As we start to get closer and closer to the end of the 2019 Treasure Trove series we continue to re-watch some low key bouts, some obscure and unheralded contests and some bouts that we simply forgot about. Today is one of those that we somehow just forgot about. It's one that we probably should have covered much, much earlier in this series and yet kept getting over-looked despite being a fantastic low key bout and the type of contest this series was set up to show case.
Shohei Yamanaka (0-0) vs Tatsuhito Hattori (3-1-1, 1)
In one corner was the debuting Shohei Yamanaka, a 27 year old who was looking to kick off his career with a win. There was very little to talk about in regards to him and he had nothing in terms of any amateur experience.
In the other corner was the more interesting Tatsuhito Hattori. He had debuted as a Light Flyweight way back in 2003 and had gone 2-1-1 by the end of 2004. Sadly he then disappeared from boxing for 4 years before making a 1 off return in 2008. Then he vanished again, for over 10 years, before resurfacing for this bout with Yamanaka, all the way up at Super Bantamweight. It was a strange career and one that lost all momentum that it could have had. In fact by the time this bout came along he was 35 years old and had remained out of the ring for pretty much the entere of his physical prime.
Despite the status of the two men, as professional rookies, they took their chance to shine in the first Japanese televised card of 2019.
From the off off Yamanaka came forward, boxing behind his jab and pressing the older man. It was clear that he felt his size and youth were going to be a difference maker and at times he seemed to look capable of bullying Hattori around the ring. Hattori however showed a sense of calmness under pressure and looked to counter, taking his time and showing a good boxing brain whilst Yamanaka expanded a lot of early energy.
Whilst the first round was good it was certainly not a round of the year contender. In round 2 Yamanaka put his foot on the gas, and rocked Hattori in the opening seconds, this forced a response from the 35 year old, though it was a rather weak response with Yamanaka then forcing him on to the ropes. To his credit Hattori fought back well off the ropes but took a number of huge right hands though the round as Yamanaka's size and strength again showed against the older, smaller, man. By the end of the round it seemed like Yamanaka would eventually break down Hattori, who showed some nice skills but was being caught repeatedly.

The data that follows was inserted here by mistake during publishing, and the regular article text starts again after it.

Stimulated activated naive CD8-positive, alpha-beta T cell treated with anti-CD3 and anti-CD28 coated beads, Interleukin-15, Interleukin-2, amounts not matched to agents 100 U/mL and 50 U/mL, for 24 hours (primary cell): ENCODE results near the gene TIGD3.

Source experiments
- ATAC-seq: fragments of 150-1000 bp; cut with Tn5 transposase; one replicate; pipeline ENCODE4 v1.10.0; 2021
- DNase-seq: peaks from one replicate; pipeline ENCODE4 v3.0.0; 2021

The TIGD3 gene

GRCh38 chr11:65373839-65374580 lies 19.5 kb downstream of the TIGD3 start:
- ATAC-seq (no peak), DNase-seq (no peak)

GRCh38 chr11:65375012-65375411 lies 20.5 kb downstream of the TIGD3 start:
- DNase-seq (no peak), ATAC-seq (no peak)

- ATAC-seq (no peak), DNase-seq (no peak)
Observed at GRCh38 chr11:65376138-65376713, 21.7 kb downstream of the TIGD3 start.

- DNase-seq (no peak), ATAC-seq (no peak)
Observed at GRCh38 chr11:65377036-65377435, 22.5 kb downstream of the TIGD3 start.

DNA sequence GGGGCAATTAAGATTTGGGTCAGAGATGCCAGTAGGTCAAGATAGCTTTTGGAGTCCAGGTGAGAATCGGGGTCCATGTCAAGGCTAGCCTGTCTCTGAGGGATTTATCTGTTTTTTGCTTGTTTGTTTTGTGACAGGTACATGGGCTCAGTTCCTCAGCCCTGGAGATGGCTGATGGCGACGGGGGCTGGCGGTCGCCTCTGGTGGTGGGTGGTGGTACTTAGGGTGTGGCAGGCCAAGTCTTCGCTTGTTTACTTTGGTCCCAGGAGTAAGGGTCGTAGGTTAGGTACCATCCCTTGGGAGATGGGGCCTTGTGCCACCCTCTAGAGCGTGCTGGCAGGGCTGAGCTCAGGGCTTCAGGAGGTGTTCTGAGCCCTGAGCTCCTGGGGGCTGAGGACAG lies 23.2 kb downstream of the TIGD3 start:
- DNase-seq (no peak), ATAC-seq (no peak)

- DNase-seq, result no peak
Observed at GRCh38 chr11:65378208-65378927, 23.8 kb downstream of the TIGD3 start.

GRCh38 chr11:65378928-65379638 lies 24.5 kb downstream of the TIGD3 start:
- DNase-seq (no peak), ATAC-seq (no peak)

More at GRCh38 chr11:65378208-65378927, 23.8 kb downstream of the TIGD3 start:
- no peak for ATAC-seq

Then the bout changed and in round 3 as Hattori began to let his hands go more, landing numerous clean counter shots on Yamanaka, who continued to march forward. The skills, and slippery, under-rated defense work of Hattori then caused the moment of the fight as he landed a short left hand counter on Yamanaka, who went down to the seat of his pants. It was a massive moment and although Yamanaka got to his feet the single shot had essentially wiped out the lead he had earned in the first two rounds.
With the knockdown being such a fight changer in a 4 rounder it was essentially all to play for in the final round and both men knew it as they gave us something absolutely incredibly. In the opening seconds Yamanaka came forward, then Hattori responded, and from there it was pretty much a back and forth, tit for tat war. Yamanaka's shots seemed to have more thudding power on them, but Hattori landed the cleaner single blows. Both men were fighting their style, but Yamanaka was looking like a man desperately digging deep, whilst Hattori looked relaxed and calm as he slipped rolled.
Whilst this will not be considered a Fight of the Year contender this was the perfect example of why we do these Treasure Trove articles. This was a hidden gem, hidden part way down a card that was televised incredibly early in 2019. This was a forgotten treasure, and this is a bout that deserves to be seen! At just around 20 minutes we suggest everyone tried to make time to enjoy this brilliant little fight that deserved much more attention than it got!
This weekend we're all going to be focused on a show in Las Vegas right? So with that in mind we thought it would make sense to have our "One to Watch" be a bout from Las Vegas, after all you'll be watching anyway! So with that said let us shine a light on one of the under-card bouts from this weekend's big Top Rank card, and perhaps talk you in to tuning in for more than just the main event!
The One to Watch?
Andy Hiraoka (15-0, 10) Vs Rickey Edwards (12-4, 3)
October 31st (Saturday)